Now in its eighth edition, The Cultural Dimension of Global Business continues to provide an essential foundation for understanding the impact of culture on global business and global business on culture. The highly experienced authors demonstrate how the theory and insights of cultural anthropology can positively influence the conduct of global business, examining a range of issues that individuals and organizations face as they work globally and across cultures. The cross-cultural scenarios presented in each chapter allow students of business, management, and anthropology alike to explore cultural difference while gaining valuable practice in thinking through a variety of complex and thorny cultural issues.
The fully updated eighth edition offers:
. an expanded focus on organizational activities, with two new chapters that provide greater insight into organizational culture and change, and customer engagement;
. fresh case study material with a range of examples drawn from around the world;
. further resources via a companion website, including a fully updated Instructor's Manual and new interactive quiz questions for students.
weitere Ausgaben werden ermittelt
Gary P. Ferraro is Professor Emeritus in Anthropology at the University of North Carolina at Charlotte, USA. His expertise includes applied anthropology and intercultural communication.
Elizabeth K. Briody is a cultural anthropologist with 30 years of experience of cultural change efforts. She is a leading expert on the culture of organizations and the founder and principal of Cultural Keys, USA, an organization dedicated to helping companies diagnose and solve cultural issues.
1. Cultural anthropology and global business
Introduction: global connections
The perspective of cultural anthropology
Cultural anthropology and business
Anthropology's major concept: culture
Cultural differences in business: challenges and opportunities
2. Lenses for understanding culture and cultural differences
3. Communicating across cultures: the nonverbal dimension
The nature of nonverbal communication
Interactions among businesspeople
4. Communicating across cultures: language
The ideal of linguistic proficiency in global business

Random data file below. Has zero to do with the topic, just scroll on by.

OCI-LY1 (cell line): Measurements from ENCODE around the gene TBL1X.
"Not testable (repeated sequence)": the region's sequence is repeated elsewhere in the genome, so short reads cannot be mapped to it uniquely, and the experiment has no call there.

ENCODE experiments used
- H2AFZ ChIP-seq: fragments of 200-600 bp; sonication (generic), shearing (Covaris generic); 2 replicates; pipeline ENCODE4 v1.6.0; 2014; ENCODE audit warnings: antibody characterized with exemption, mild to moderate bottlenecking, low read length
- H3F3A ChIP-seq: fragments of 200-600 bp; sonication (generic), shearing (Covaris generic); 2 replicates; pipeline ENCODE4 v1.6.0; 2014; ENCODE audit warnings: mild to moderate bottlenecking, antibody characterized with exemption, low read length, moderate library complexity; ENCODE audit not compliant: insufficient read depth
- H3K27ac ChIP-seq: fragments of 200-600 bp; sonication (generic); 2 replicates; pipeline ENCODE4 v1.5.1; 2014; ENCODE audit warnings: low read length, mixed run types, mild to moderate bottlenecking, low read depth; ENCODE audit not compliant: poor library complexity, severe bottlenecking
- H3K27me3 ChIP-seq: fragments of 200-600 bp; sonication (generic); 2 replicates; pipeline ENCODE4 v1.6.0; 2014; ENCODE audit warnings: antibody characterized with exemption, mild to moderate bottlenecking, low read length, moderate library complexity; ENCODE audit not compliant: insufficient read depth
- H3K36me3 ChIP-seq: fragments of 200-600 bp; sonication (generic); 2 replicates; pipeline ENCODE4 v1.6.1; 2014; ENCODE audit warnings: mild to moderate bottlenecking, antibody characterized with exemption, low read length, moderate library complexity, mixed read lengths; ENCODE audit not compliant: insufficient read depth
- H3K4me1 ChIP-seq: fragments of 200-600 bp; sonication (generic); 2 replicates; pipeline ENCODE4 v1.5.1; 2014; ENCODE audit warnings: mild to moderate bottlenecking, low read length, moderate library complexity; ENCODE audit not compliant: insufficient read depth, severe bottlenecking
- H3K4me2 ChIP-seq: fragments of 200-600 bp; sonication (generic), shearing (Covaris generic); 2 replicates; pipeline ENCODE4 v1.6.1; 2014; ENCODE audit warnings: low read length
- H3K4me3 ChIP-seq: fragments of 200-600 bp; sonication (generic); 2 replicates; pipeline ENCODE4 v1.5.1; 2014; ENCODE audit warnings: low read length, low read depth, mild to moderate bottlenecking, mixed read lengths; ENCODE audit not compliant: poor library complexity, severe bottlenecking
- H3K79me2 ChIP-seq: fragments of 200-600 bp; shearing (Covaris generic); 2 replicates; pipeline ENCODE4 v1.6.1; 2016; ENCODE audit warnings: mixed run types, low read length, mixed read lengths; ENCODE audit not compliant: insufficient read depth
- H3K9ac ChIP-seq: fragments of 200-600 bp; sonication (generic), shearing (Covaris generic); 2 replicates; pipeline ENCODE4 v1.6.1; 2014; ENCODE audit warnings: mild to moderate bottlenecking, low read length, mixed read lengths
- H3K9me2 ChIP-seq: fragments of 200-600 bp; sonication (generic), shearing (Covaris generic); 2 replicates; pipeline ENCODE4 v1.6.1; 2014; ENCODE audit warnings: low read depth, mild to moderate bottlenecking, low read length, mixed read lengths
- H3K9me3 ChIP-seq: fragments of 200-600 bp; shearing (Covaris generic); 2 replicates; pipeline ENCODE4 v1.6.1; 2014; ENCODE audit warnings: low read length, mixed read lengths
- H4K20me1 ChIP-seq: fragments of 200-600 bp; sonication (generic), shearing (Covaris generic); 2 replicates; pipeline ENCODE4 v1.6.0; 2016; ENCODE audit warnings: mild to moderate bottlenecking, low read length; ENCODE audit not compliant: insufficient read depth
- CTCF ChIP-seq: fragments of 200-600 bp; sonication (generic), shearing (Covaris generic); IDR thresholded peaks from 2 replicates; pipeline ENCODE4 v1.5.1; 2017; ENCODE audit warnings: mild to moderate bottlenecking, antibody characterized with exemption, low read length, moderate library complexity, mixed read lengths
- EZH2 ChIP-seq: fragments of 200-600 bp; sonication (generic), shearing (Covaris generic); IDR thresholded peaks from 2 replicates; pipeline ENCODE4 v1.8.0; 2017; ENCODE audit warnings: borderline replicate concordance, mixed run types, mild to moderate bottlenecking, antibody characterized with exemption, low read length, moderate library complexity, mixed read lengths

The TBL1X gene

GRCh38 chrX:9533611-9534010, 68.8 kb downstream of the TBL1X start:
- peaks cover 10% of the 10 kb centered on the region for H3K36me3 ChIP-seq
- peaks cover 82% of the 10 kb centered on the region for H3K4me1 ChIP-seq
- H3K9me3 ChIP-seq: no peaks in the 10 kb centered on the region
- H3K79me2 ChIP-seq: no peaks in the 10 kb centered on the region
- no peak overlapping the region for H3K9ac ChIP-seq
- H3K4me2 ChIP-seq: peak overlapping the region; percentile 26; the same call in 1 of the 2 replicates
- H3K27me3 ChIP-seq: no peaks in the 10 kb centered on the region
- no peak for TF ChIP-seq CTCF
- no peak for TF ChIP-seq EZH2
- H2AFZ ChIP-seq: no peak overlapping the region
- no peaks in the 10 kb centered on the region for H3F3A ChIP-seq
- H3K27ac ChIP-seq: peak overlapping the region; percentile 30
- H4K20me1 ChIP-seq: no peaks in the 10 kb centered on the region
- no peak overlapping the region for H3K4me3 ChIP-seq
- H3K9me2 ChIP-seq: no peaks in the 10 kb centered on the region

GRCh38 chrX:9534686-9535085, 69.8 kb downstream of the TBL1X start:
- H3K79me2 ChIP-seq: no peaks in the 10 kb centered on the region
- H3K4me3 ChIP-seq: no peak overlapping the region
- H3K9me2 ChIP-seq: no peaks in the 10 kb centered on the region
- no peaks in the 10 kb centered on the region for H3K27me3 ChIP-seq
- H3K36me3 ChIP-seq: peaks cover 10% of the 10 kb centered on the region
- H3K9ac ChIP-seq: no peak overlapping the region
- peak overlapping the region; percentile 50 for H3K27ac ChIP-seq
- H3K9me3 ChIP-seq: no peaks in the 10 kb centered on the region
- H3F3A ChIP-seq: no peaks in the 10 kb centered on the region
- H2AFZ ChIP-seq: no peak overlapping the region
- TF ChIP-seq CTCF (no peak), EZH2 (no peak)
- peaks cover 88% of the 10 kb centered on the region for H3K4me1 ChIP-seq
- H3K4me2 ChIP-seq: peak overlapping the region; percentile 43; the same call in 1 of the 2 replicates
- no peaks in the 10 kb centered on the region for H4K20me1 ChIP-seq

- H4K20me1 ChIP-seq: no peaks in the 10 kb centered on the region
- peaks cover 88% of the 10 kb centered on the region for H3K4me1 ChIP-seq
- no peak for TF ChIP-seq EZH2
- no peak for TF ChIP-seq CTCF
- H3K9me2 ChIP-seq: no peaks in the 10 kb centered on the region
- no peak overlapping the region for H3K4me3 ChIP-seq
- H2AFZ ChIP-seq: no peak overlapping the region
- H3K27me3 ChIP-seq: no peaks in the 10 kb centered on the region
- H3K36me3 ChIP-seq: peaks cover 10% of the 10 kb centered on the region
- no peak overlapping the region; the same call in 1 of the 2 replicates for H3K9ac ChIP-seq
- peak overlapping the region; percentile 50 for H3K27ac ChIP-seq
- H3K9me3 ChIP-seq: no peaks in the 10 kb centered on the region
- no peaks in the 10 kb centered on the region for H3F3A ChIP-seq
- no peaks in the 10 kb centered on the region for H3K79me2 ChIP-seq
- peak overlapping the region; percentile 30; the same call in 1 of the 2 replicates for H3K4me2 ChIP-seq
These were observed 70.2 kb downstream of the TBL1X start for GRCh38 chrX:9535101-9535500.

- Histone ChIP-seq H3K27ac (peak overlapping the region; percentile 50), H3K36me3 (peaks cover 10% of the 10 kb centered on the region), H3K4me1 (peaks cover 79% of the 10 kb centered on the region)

Language and culture
Language mirrors cultural values
Language and social context
Additional complicating factors
Information and communication technologies
5. Negotiating across cultures
The nature of cross-cultural negotiation
Where to negotiate,
Effective strategies for international negotiators
The use of interpreters
The global negotiator
6. Partnering across cultures
Meetings as opportunities for collaboration
Decision making models to advance the partnership work
Partnering relationships and problem solving
7. Cultural transformation
Definition of cultural transformation
Critical attributes of planned cultural transformation
Business approach to change
Anthropological approach to change
Applying the planned cultural transformation process to health care
Consumer or customer: what's the difference?
An anthropological approach to understanding consumers
Interface between organizations and consumers
A holistic approach to consumer research
Brand meaning and advertising
9. Global leadership
Globally oriented firms
Creating a globally oriented workforce
The evolving profile of the expatriate assignment
Competencies for global leaders
Selection for an expatriate assignment
10. Expatriate assignment
The expatriate experience
Global strategy reimagined
Appendix A: cross-cultural scenario discussions
Appendix B: locating relevant cultural information
The traditional anthropological approach
Documentary sources useful in developing a cultural profile
Human resources for culture-specific information
The search for cultural information upon arrival
Companion Website content:
Sumary of learning objective
100 Quiz Questions
Fully revised 40 page Instructor's manual
"Chock full of real world examples and practical tips born of decades of research, The Cultural Dimension of Global Business lays out in readable prose the concepts and generalizations that help us make sense of the cultural differences business people confront in their daily lives. From the deep insult of showing the sole of one's foot in Cairo to expatriate culture shock, Ferraro and Briody take us on a global tour of culture as it impacts business. This book is sure to find a home in both the businessman's briefcase and the college student's backpack."